Beyond the opera house: C. S. Lewis and Wagner reception in Edwardian Britain,
by Dr David Larkin
4 - 5.30pm, Sunday 18 October 2020
Members of the public are welcome - but will need to send us their email address using the 'contact us' form so that we can forward them the Zoom link.
About Dr Larkin:
David Larkin is a senior lecturer in musicology at the Sydney Conservatorium of Music, University of Sydney, specialising in nineteenth-century music. He joined the University in 2010, after two years as a postdoctoral research fellow attached to the School of Music, University College Dublin sponsored by the Irish Research Council for the Humanities and Social Sciences.
His music education began at the Royal Irish Academy of Music in Dublin, where he studied piano, violin and organ. He graduated from University College Dublin in 1999 with a first-class honours BMus degree, and in 2002 was awarded the MLitt degree with distinction for a thesis exploring the musical and personal connections between Liszt and Wagner. In 2007, he gained his PhD from the University of Cambridge for a dissertation entitled ‘Reshaping the Liszt-Wagner Legacy: Intertextual Dynamics in Strauss’s Tone Poems.’
Dr Larkin's previous presentations to the Wagner Society in NSW include:
a Seminar on Die Meistersinger von Nürnberg (21 October 2018) - This seminar was illustrated with musical extracts put together by Warwick Fyfe, singing Beckmesser and featuring him along with other Opera Australia singers Shane Lowrencev, Donna Balson and Dean Bassett accompanied by Thomas Johnson
a Seminar on Parsifal (30 July 2017) - in which Eleanor Greenwood (who sang Kundry), Warwick Fyfe (who sang Klingsor) & Bradley Gilchrist (pianist) performed an extract from Act 2 of Parsifal.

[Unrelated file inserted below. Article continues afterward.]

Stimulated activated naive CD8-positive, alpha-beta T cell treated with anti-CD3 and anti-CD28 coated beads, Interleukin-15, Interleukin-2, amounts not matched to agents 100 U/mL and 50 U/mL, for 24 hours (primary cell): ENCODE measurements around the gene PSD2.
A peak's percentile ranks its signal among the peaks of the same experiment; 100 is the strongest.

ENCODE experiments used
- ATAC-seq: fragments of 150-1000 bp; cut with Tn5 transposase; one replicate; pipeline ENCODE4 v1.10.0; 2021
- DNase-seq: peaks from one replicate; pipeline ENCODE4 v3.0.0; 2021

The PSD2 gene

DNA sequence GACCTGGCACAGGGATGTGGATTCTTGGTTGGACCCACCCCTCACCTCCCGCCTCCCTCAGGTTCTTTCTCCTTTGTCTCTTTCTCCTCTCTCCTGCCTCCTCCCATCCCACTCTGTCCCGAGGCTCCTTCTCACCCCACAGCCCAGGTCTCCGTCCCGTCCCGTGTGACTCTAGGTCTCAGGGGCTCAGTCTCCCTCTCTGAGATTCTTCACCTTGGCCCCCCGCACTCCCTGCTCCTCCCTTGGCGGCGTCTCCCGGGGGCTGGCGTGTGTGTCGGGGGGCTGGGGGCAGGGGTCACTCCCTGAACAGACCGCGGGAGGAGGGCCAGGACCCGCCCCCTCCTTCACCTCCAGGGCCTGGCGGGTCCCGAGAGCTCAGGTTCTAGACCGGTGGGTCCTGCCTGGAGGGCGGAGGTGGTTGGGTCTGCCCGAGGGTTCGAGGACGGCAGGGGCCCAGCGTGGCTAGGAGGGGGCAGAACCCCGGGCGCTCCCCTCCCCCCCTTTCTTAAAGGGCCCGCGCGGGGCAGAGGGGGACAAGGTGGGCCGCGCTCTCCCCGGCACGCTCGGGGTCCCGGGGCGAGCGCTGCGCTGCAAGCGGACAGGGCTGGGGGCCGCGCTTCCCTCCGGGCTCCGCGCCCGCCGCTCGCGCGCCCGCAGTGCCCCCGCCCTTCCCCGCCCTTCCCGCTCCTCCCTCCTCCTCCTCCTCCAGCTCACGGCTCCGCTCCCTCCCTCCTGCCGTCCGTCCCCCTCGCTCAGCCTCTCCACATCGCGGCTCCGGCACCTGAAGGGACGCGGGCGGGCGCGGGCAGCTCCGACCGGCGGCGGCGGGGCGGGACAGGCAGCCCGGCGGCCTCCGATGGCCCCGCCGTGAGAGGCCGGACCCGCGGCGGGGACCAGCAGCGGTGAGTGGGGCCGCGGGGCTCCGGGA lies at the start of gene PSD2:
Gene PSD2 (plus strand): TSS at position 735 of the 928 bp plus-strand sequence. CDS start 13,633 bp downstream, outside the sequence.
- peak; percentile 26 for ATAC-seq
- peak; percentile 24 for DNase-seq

Exploring Tristan und Isolde: a workshop – An Unresolved Enigma (14 June 2015).
About Dr Larkin's talk:
In his autobiography Surprised by Joy, C. S. Lewis (1898-1963) memorably described how the chance sight of one of Arthur Rackham’s Ring Cycle drawings in his teenage years was a life-changing event, when a feeling of ‘pure “Northernness” engulfed [him]’. After reading prose summaries and verse translations of the Ring, he wrote a lengthy poem based on the plot of Rheingold. Although he was on his own admission a ‘layman [with] no music education’, Lewis even penned a short essay on the composer in his adolescence. He also chased up the recordings of Wagnerian ‘highlights’ which were in circulation at the time. However, it was not until 1918, long after the essay was written, that he finally experienced Die Walküre in full in the theatre.
Lewis was far from being the first British literary figure to conceive a passion for Wagner: in the preceding decades writers as different as E. M. Forster, Ford Madox Ford and Virginia Woolf had all succumbed to the spell of the music dramas, at least for a time. However, Lewis’s path to Wagner differs from theirs in one significant way: it was not sparked off by an immersive theatrical experience. Getting acquainted with Wagner via pictorial and literary channels was in fact quite easy, given how saturated the media were with all things Wagnerian in the early 1900s. Yet it was the existence of recorded excerpts which provided a crucial new avenue of approach, without which his enthusiasm would certainly have faltered. In my talk, I will retrace Lewis’s journey, with special attention given to what was available on sound recordings before World War I. Lewis thus serves as an early instance of how the gramophone created new audiences for Wagner.